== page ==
Agile Wallaby Investigation

Katherine Berks and Maria Zarakhani

General Description

The Agile Wallaby is closely related to kangaroos and wallaroos, who are also in the Marsupialia infraclass. Wallabies have long, flat feet and long tails - usually one third of their body height - which provide balance.  No Macropodidae weigh over 25 kilograms. The Agile Wallaby has a brown back and tail which fades into a cream coloured chest and stomach.  They are herbivores and usually eat grasses and leaves of shrubs, as well as occasionally feeding on the fruit on short bushes.  As a result of their size, they are prone to being targeted by wild dogs that typically roam rural Australia.

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Click on an image to view larger version & data in a new window

Macropus agilis in Kakadu National Park, Northern Territory, Australia. © 2005 Wilf James.


Wallabies are mainly found in Northern Australia and Papua New Guinea as well as in New Zealand.  Unlike kangaroos, which enjoy living in wide open fields, wallabies prefer remote, heavily timbered regions and rugged areas.  National Parks and nature reserves, especially on the off-shore islands of Western Australia as well as Wallaby Creek, on the north-eastern side of New South Wales, hold up to eleven species of wallabies.


Agile Wallabies have adapted to being in areas that are typically dry, often living in environments that require them to travel long distances.  Wide feet and powerful hind legs are well suited to jumping, wallabies’ most efficient form of traveling.  The wallaby is unusual in that its hind legs move in synchronization when jumping, yet also have the ability to kick independently when swimming.  Rough skin on the surface of the feet enable the wallaby to grip hard-packed, dry earth, as well as rocky surfaces.

Wallaby feed on above-ground plants during the rainy season, but they have to resort to digging to unearth moisture-rich roots beneath the ground when food is scarce, in order to obtain sustainable levels of nutrition.  Strong claws allow them to achieve this.  Powerful molars are used to bite through thick stems and roots of low-lying shrubs and other plants. 

The wallaby has darker fur on the back than on the stomach, helping it to camouflage itself among grasses and other plants, subsequently hiding from predators.

Reproductive Characteristics

Like all species from the Marsupialia infraclass, the Agile Wallaby is a marsupial.  This means that, although mammals, they give birth to their offspring earlier than placental mammals. Wallabies raise their newborns, commonly known as joeys, in their pouches, at the base of the stomach.  These pouches provide warmth and nourishment for the young.  The newborns will spend about five months in the pouch before being considered adolescents.  This form of birth and development reduces problems that come with longer pregnancies.  There is also the benefit of not needing to internally carry a nutrient-demanding fetus during bad weather seasons in which the mother may be malnourished.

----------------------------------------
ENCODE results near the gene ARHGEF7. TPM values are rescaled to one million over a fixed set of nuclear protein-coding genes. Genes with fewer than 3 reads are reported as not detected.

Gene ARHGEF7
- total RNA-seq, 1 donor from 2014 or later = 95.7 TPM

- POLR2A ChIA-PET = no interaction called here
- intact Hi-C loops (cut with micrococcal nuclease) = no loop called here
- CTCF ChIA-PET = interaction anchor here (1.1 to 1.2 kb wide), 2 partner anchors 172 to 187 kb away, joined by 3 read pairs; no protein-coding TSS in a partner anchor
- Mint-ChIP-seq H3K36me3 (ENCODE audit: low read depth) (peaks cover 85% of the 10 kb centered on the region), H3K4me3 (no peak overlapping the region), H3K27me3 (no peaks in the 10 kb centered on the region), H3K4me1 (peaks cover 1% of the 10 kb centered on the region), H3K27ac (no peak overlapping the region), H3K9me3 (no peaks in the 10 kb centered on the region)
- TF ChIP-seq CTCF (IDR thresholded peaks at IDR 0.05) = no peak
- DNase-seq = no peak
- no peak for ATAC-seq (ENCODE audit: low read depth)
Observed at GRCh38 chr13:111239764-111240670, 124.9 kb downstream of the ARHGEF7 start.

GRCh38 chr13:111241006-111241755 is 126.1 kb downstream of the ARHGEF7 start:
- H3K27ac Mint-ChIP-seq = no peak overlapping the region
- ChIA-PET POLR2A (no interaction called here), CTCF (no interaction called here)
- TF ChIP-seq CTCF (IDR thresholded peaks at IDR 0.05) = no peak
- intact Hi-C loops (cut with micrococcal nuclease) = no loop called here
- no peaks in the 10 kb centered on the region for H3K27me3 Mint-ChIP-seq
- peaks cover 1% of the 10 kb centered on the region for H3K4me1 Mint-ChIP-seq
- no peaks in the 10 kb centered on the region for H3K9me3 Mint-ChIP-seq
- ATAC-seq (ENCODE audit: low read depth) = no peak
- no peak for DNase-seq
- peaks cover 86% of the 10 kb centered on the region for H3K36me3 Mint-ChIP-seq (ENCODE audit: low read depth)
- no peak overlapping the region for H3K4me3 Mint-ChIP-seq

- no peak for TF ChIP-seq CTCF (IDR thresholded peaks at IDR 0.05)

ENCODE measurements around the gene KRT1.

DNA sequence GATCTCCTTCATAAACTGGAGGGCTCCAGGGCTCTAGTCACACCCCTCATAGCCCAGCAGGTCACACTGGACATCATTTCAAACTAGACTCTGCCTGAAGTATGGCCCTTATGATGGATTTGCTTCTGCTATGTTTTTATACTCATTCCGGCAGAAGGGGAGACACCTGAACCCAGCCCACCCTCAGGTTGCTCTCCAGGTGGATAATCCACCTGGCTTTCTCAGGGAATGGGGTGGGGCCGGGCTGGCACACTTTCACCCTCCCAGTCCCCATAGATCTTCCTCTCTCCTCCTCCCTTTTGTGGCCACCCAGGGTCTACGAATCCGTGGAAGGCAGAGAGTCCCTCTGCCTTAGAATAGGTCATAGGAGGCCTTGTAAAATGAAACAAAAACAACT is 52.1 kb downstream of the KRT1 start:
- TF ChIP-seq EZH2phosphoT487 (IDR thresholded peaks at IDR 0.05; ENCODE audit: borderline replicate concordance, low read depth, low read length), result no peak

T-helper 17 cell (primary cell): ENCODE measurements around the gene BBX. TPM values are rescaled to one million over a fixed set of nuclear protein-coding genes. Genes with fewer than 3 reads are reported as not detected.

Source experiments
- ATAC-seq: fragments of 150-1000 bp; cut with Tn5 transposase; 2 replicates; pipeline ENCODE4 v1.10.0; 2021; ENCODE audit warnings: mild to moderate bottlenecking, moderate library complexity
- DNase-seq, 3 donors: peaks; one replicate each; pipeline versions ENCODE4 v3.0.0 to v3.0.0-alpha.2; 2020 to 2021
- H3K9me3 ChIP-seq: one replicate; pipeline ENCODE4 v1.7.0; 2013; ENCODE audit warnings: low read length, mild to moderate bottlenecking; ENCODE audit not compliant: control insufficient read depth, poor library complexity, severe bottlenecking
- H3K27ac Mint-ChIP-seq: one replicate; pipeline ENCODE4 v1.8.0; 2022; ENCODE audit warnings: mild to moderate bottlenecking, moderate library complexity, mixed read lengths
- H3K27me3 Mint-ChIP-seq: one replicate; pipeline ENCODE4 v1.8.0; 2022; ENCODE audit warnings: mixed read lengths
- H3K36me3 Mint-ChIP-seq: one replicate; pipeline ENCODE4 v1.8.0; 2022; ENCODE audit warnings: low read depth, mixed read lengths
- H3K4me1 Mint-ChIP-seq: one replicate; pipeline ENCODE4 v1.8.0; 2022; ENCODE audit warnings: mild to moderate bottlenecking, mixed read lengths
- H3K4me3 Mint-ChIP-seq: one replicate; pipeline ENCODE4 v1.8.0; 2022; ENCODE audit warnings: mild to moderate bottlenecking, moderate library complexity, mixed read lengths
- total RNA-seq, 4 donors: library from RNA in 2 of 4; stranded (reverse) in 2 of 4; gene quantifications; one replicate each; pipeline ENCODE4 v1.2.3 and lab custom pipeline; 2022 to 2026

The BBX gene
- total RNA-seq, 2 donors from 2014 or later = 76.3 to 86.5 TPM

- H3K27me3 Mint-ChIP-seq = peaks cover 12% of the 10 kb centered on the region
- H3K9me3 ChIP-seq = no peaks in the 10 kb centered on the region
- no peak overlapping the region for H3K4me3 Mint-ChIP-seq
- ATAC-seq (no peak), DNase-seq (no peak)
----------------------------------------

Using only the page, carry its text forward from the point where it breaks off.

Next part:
Click on an image to view larger version & data in a new window
Click on an image to view larger version & data in a new window

Macropus agilis mother with joey in pouch. © 2004 Wilf James



Risk of Endangerment

Although in some areas endangered due to hunting and loss of habitat, wallabies are often considered to be pests. This opinion is especially widely accepted in New Zealand, due to wallabies’ extensive consumption of cultivated crops.  All Macropodidae except for species with the highest populations are protected from hunting in Australia by state and territory legislation.  Commercial hunting of unprotected species is regulated under government-approved management programs.  The wallabies’ greatest threat is loss of habitat due to urbanization, changing burning patterns, competition for territory and food with other species and wildfires.

Environmental Impact

The Agile Wallaby’s main impact on the environment is its contribution to soil erosion. During the wet season, when plants are available above ground, the wallaby feeds mostly on low-lying shrubs and grasses, whose roots help to hold the soil together. Wallabies pull out the roots of these plants, making the soil around them more susceptible to being blown and washed away.

Skippy the Wallaby

Macropus agilis. © Katherine Berks.

Skippy was a wallaby,
He had a lot of friends
He bounced around the outback,
And wore the latest trends.

One day the people came,
And took the land away
So Skippy and his family,
Had no place left to stay

They traveled to the desert,
Where the land was much too dry
Where the earth was red and sandy
And any plants that grew would die

Skippy couldn't take it,
He wanted to go back
So he woke up in the night,
And left without his pack

Skippy didn't have his things
And tried to go back home
But men caught him on the way,
And put him in a dome

Skippy was afraid
that the men had awful schemes
But once taken to reserves,
Skippy’s family was set free

Information on the Internet

  • Macropus agilis  Burian, J. 2002. Animal Diversity Web. Accessed 21 September 2008
  • Kangaroo Biology  Australian Government Department of the Environment, Water, Heritage and the Arts. 03 Sept. 07. Accessed 15 September 2008
  • What is a Wallaby?  Ellis-Christensen, Tricia. Wise Geek. Accessed 15 September 2008

Learning Information

About This Page

Author: Katherine Berks and Maria Zarakhani
Classroom Project: Organism Research and Creative Story Telling
Ashbury College School
Ottawa, Ontario K1M 0T3 Canada

License: Tree of Life use only - Version 1.0

Correspondence regarding this page should be directed to , Ashbury College School

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